The Insider Threat Prospective
People have been thinking about phishing in terms of staffers who make mistakes and are fooled, maybe even by legitimate looking emails from someone spoofing the identity of someone they know from in the organization. At Trustifier we look at everything from the potential insider threat point of view. Consider security awareness training in light of a staffer who deliberately opens an attachment or clicks on that evil link. That person might be angry and vengeful, threatened or compromised, plain greedy or an inside plant. What if an insider is colluding with an external adversary? He will then know which malicious link or attachment to hit and pretend to open accidentally. It also came up in the recent Verizon DBIR that only 3% of bad clicks were even reported to IT. So who would know if one deliberately clicked? The point is, this outcome is exactly the same situation the enterprise ends up in when a user accidentally clicks on a bad link or opens an evil attachment.
This might be an extreme case, but it’s just to make a point. Will security awareness stop an attack in this case? It might? No one is suggesting that awareness training won’t help some of the time. It just may be a mistake to put all of one’s prevention eggs into this basket. If the likelihood of that click is almost definite, what’s going to actually protect the enterprise? Wouldn’t more layers of security be needed?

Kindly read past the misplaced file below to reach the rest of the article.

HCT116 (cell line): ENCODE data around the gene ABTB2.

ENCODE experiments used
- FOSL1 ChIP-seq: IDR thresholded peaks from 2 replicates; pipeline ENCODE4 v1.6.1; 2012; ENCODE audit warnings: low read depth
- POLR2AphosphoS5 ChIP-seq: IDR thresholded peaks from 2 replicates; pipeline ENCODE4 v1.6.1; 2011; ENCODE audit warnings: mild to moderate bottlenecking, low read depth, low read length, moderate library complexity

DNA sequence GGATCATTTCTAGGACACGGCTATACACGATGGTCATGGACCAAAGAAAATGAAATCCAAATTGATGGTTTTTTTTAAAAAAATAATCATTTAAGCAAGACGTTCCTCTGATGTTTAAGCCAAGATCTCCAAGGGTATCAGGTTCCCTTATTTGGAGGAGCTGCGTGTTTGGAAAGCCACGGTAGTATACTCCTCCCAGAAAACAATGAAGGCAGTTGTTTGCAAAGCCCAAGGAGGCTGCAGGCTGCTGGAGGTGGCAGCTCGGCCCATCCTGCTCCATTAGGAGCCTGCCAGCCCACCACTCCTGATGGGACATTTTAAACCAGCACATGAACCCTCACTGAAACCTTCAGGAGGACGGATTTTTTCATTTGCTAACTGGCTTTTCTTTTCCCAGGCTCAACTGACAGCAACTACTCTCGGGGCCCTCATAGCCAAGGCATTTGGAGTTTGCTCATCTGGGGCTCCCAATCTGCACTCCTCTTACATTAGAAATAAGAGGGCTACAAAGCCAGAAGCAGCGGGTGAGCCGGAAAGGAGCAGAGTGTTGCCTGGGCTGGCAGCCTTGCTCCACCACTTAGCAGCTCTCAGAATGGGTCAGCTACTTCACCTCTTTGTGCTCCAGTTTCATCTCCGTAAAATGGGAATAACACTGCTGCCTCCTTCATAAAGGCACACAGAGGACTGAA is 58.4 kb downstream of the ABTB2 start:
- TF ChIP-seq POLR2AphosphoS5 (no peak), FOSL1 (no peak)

The Need for Technical Controls
If not more security awareness training, then what? A while ago, Jerry Bell (@Maliciouslink) said in his post, “I Think I Was Wrong About Security Awareness Training“,
“…attackers are becoming so sophisticated, that it isn’t practical to expect a lay person to be able to identify these attacks – technical controls are really the only thing that is going to be effective…. it seems that focusing on hard controls rather than awareness education would be a better investment.”
I think reality supports this view. What exactly should those hard, technical controls going to look like? We know that some endpoint protection is coming along nicely. But is phishing success generally connected to the fact that certain internal kernel controls are currently missing in action? If security awareness training increases the average number of phishing attempts required for success over time, but it is still only a matter of time until someone gets fooled and clicks, does it really constitute an effective control? The attacker only has to increase the volume and variety of attacks, which can be automated easily.
I’ve tweeted that,
Security is not postponing, or deferring an event when users click on a malicious link. Security is what protects you WHEN users click on that link.
Did you know that currently, Trustifier trustworthy computing defensive solutions are being challenged by 15 Red Team simultaneously. The interesting thing is, that interns role-playing as staff have been instructed to deliberately click on phishing links. Some of my other posts discuss how the KSE trusted computing model helps defend against such attacks. TUX AI further enables defence against phishing attacks, even for small businesses, and I’ll be explaining more about how it does so, going forward.